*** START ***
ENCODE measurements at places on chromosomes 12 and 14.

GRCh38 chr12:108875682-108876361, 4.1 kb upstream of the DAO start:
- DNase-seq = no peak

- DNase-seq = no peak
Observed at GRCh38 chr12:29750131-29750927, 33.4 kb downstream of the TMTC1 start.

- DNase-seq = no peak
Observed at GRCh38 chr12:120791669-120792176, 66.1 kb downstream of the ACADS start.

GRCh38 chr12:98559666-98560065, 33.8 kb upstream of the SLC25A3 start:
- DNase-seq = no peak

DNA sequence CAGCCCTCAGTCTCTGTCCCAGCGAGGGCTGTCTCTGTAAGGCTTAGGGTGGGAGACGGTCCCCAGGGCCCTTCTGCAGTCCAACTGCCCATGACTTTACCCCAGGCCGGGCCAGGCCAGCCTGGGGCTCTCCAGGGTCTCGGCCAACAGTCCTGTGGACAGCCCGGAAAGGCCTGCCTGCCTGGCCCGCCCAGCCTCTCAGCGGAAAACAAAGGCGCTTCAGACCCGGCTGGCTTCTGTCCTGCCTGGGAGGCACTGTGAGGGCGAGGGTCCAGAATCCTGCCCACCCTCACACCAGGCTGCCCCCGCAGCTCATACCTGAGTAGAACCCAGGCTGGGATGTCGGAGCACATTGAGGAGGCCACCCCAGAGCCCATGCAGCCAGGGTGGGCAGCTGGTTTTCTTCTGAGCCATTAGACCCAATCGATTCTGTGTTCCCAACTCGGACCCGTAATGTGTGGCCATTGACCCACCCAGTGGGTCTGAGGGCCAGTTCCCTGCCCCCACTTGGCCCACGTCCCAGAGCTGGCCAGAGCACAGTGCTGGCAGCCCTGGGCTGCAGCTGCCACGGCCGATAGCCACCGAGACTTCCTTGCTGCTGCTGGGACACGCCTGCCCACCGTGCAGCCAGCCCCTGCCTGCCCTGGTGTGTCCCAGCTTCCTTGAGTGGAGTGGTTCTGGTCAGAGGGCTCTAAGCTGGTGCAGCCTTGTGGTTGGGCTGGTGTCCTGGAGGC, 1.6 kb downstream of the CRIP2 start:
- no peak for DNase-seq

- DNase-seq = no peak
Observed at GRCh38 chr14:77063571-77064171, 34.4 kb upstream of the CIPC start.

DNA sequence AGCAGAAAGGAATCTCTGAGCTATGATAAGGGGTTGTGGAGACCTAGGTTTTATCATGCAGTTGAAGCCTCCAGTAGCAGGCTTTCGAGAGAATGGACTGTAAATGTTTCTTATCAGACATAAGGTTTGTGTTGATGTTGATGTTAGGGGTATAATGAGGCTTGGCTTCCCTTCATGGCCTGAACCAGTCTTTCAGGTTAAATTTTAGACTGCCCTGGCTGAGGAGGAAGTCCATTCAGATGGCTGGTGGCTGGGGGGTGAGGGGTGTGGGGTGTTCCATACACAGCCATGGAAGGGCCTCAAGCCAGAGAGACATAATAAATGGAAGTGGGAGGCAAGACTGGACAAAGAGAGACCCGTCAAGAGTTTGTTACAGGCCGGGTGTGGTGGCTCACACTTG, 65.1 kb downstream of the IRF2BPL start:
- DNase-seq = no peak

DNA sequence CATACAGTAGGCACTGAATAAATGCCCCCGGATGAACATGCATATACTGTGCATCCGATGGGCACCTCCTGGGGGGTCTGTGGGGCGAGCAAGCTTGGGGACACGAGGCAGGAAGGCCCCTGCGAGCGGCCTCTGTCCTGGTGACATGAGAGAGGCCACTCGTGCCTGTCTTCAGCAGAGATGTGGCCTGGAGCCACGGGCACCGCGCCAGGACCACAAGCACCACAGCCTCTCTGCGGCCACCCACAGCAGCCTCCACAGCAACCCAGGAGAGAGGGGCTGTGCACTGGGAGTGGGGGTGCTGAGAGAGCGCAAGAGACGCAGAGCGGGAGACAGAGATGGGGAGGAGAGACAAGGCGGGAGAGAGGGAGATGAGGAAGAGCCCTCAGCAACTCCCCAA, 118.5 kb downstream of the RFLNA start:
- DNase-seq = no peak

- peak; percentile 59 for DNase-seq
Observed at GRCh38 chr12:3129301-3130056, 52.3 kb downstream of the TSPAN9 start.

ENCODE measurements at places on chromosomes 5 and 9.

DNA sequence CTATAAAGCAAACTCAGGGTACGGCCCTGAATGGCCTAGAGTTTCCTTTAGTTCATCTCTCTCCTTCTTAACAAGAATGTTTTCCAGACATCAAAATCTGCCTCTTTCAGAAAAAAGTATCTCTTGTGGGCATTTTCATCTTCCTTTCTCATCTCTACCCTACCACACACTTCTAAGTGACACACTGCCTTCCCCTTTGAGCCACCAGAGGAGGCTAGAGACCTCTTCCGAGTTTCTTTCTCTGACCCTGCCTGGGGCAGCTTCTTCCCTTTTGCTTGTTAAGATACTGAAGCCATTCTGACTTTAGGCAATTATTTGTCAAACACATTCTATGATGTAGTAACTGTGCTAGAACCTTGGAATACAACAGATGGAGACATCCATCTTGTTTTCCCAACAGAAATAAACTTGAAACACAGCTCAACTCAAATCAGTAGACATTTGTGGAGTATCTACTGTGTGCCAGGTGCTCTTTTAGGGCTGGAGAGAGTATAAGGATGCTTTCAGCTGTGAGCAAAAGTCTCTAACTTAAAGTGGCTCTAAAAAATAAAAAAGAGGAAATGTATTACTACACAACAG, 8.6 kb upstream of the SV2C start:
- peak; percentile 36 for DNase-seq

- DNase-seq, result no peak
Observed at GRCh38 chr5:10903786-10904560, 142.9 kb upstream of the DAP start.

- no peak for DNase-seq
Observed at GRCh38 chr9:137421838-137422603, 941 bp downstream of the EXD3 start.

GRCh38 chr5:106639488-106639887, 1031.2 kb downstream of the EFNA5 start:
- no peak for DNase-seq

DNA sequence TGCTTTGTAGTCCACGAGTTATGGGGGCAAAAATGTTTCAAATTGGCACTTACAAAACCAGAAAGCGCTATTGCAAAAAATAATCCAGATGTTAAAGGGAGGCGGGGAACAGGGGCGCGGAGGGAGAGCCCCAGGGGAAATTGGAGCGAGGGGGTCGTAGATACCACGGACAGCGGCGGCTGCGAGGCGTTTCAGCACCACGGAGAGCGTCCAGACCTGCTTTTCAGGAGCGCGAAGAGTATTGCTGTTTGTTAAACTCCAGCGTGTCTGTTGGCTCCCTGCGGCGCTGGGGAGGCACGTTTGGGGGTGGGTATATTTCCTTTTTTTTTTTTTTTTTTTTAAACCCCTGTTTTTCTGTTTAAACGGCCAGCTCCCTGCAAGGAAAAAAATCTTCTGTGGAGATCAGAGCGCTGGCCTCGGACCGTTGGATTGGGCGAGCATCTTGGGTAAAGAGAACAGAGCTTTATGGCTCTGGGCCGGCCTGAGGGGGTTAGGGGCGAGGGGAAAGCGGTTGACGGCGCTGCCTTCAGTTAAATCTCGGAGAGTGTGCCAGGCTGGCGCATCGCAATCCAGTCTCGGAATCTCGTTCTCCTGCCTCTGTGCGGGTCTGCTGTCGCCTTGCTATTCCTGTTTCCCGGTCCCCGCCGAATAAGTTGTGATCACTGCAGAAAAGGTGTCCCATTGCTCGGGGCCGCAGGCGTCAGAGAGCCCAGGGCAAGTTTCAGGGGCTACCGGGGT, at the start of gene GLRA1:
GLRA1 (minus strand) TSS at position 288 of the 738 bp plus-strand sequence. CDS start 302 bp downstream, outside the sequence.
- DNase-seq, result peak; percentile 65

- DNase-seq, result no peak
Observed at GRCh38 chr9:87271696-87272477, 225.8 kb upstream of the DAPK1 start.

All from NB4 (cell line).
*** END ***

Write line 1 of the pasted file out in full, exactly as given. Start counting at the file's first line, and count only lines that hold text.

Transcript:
ENCODE measurements at places on chromosomes 12 and 14.